Every year we hear about this “opting out” business. We aren’t big fans of standardized tests, but we don’t want our child to lose out. It says on the opt-out form that we will be missing “valuable information” about our child’s progress if she doesn’t take the test.
Would I be preventing her teachers from knowing how she’s doing academically?
Harriet Beecher Stowe said, “Never give up, for that is just the place and time that the tide will turn.” I’ve always lived by that view. Today is no different.
And today is the sixth time I’ve been sworn in to a four year term as Lane County commissioner for the South Eugene District. I’ve also been sworn in twice as Oregon state senator and sworn in three times as Lane Community College board member. I’ve been privileged and honored to be called to public service.
We each bring all our past, including childhood traumas we have been working to heal from, to every experience we have, every day. Being arrested adds an intense fight or flight physical and psychological response that brings all of who you are into sharp focus. At least it did for me. As a child who’d been beaten with leather belts by an abusive father, I felt much of that same terror as an activist blocking oil trains from refineries in Washington state last May on the morning the police arrived in a military assault fashion at dawn, while our camp slept.
One goal of Oregon’s statewide land use program is “citizen involvement,” providing opportunities for public participation in all phases of the regulatory system. Public awareness and engagement are essential to a functional democracy.
When statewide goals and the regulations meant to support them have been corrupted, and when, as a consequence, the health, safety and welfare of the public and the environment are endangered, it is incumbent upon injured parties to seek redress through formal judicial procedures and/or by initiative petition.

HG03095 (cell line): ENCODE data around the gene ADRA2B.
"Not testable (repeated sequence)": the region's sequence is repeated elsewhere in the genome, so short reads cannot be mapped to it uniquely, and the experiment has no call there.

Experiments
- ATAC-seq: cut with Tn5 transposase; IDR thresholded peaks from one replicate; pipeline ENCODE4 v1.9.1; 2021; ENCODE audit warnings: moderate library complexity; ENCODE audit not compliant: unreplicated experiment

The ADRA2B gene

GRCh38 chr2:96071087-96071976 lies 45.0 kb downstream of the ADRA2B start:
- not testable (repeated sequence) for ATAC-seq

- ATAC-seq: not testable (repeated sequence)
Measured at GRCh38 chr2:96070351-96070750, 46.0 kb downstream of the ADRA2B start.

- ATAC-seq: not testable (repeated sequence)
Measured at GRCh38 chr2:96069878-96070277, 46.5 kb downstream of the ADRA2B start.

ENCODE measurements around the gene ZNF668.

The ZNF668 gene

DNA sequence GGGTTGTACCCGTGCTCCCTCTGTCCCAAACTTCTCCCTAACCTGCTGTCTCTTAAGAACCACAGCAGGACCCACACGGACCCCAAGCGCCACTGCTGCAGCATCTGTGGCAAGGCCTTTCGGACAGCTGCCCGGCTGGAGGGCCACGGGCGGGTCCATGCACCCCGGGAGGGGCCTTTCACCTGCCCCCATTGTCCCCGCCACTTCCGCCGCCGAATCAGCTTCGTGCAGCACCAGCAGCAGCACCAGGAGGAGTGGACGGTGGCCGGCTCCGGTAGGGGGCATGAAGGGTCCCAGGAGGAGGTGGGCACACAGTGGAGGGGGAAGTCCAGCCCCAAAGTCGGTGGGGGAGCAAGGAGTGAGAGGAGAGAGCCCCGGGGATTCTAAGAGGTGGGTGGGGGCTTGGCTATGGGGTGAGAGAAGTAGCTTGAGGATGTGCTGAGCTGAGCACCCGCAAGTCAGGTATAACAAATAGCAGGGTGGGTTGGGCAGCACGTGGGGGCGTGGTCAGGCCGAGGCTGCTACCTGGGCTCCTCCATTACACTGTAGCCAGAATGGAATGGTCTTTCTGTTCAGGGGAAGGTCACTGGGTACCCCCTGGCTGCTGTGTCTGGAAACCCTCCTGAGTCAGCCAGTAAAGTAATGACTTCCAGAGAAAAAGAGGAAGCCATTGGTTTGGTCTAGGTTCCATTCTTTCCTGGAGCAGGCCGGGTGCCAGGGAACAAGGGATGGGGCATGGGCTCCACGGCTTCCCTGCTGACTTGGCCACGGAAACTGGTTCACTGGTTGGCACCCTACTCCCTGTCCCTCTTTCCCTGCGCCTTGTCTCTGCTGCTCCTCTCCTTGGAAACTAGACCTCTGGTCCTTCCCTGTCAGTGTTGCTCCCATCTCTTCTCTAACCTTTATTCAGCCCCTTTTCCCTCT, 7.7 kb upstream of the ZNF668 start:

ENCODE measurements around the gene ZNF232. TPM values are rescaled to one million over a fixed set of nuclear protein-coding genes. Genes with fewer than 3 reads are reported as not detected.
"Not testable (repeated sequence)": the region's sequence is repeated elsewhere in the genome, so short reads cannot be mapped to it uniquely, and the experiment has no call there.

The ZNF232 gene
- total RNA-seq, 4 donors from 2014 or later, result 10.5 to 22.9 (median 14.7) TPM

A recent audit of Business Oregon, the state’s economic development department, will likely generate more local debate about economic development incentives. I spent about 15 years working for the state economic development department and, after learning about the state audit, my first reaction was: It’s about time.
While I know from experience that incentives are an important business recruitment tool, in my time at Business Oregon I saw a lot of abuse of incentives and very little accountability. The audit was right on the mark. Let’s hope that it does some good. Accountability for incentives has been way overdue at Business Oregon.
I’ve taught interpersonal communication to college students for 20 years and I thought Gayle Landt’s viewpoint, “Difficult Conversations” [EW 12/8] gave excellent advice. But part of me thinks we’re in danger of re-fighting the last war.
I agree we need to listen and de-escalate conflict, and that’s blue-chip advice for successful communication. But 2016 also points us toward radical steps to reinvent our habits.
I have two New Year’s resolutions I want to invite others to join.
There is an old story about a village that dedicated itself to pulling children out of a river, until one day one of their members left the project and began walking up stream. “Where are you going?” someone asks. “We need you here!”
The deserter replies, “I am going to find out who is throwing these children into the river!”